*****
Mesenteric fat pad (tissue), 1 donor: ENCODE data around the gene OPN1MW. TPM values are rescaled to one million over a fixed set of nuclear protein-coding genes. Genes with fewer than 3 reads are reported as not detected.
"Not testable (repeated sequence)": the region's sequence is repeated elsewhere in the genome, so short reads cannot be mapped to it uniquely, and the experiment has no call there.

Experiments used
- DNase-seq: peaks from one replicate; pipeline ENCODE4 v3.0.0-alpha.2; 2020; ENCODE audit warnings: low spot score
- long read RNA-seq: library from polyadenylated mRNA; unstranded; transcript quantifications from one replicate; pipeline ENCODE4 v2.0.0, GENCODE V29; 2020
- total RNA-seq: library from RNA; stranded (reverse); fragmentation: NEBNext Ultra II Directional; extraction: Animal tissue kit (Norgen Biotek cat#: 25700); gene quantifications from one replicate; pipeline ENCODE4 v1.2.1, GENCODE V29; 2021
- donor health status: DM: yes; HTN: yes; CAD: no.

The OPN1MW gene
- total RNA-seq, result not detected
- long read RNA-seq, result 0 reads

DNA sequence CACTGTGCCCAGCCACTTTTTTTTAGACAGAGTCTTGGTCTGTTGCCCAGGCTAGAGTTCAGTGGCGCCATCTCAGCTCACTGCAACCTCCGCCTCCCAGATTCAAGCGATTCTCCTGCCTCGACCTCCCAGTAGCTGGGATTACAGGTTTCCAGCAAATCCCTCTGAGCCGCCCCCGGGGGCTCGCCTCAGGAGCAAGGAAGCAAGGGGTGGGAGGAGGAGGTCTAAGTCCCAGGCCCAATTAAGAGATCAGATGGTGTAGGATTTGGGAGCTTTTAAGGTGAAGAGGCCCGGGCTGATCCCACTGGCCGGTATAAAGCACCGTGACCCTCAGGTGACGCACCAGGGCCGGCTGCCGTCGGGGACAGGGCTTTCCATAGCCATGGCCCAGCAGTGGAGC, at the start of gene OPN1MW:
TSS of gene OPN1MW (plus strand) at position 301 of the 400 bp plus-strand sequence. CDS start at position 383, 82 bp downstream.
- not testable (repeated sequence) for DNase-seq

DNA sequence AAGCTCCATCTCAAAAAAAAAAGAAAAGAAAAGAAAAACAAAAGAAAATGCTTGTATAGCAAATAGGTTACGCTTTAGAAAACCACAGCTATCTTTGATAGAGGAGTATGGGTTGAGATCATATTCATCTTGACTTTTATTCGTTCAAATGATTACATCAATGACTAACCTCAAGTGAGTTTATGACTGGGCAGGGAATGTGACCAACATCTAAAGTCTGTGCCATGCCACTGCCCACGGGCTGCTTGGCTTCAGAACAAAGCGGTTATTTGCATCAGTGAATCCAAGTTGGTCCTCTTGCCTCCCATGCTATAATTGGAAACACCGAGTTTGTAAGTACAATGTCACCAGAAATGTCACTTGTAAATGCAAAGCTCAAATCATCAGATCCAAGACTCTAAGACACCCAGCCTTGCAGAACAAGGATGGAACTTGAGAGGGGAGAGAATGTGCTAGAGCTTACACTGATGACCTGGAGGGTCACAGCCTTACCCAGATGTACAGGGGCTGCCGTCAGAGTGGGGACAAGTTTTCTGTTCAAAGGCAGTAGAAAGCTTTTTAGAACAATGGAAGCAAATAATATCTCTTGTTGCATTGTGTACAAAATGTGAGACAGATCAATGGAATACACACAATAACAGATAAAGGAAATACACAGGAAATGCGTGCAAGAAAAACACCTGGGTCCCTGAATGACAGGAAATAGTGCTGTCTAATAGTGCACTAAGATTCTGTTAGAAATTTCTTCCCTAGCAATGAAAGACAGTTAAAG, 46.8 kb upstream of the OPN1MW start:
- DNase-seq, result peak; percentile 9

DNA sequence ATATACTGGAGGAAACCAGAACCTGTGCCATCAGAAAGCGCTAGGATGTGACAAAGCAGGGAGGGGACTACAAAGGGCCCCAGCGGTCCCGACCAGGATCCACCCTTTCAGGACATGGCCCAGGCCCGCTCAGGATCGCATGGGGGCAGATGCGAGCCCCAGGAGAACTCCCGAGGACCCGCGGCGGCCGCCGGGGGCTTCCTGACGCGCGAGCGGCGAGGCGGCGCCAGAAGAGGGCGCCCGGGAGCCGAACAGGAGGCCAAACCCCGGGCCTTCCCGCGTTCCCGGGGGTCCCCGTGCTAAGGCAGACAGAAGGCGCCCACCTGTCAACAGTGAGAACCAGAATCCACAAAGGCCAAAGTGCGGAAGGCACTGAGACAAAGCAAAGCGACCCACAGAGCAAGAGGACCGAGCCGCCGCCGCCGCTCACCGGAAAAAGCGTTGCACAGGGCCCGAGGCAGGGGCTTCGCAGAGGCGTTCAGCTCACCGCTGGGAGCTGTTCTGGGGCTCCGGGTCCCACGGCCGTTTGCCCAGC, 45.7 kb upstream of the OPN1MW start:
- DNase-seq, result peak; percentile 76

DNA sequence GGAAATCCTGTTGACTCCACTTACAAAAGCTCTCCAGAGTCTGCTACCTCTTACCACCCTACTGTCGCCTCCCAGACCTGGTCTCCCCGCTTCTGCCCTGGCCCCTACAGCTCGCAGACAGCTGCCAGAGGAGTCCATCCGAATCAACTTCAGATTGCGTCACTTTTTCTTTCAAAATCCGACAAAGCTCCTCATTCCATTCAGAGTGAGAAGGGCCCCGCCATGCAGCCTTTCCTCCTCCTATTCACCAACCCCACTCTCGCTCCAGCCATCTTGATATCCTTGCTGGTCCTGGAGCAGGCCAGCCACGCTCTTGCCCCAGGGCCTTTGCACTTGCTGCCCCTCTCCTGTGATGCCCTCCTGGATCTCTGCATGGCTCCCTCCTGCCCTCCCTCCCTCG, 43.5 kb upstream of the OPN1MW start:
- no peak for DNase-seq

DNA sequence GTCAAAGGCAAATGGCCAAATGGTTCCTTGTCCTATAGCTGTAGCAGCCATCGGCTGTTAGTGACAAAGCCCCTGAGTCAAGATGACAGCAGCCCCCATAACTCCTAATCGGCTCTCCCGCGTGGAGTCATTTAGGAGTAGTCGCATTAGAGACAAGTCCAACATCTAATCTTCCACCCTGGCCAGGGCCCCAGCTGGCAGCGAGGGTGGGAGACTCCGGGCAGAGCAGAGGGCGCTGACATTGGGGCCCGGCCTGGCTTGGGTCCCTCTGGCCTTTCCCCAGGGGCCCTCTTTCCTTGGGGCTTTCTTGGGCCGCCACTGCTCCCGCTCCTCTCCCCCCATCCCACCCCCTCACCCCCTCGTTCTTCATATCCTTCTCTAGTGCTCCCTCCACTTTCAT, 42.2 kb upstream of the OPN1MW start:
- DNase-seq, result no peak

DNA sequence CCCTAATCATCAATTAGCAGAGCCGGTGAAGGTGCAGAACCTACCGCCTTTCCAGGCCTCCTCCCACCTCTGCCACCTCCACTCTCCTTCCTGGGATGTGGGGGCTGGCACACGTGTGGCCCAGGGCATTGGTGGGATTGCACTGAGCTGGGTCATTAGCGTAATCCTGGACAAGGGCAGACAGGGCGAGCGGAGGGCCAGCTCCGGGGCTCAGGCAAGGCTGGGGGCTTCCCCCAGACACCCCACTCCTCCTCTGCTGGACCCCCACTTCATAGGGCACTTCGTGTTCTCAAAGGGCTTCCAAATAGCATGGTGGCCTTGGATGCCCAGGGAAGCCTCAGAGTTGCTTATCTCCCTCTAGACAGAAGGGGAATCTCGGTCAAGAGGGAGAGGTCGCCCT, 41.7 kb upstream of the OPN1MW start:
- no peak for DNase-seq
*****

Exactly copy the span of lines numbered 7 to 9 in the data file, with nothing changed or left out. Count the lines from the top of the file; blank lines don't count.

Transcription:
- donor health status: DM: yes; HTN: yes; CAD: no.

The OPN1MW gene
- total RNA-seq, result not detected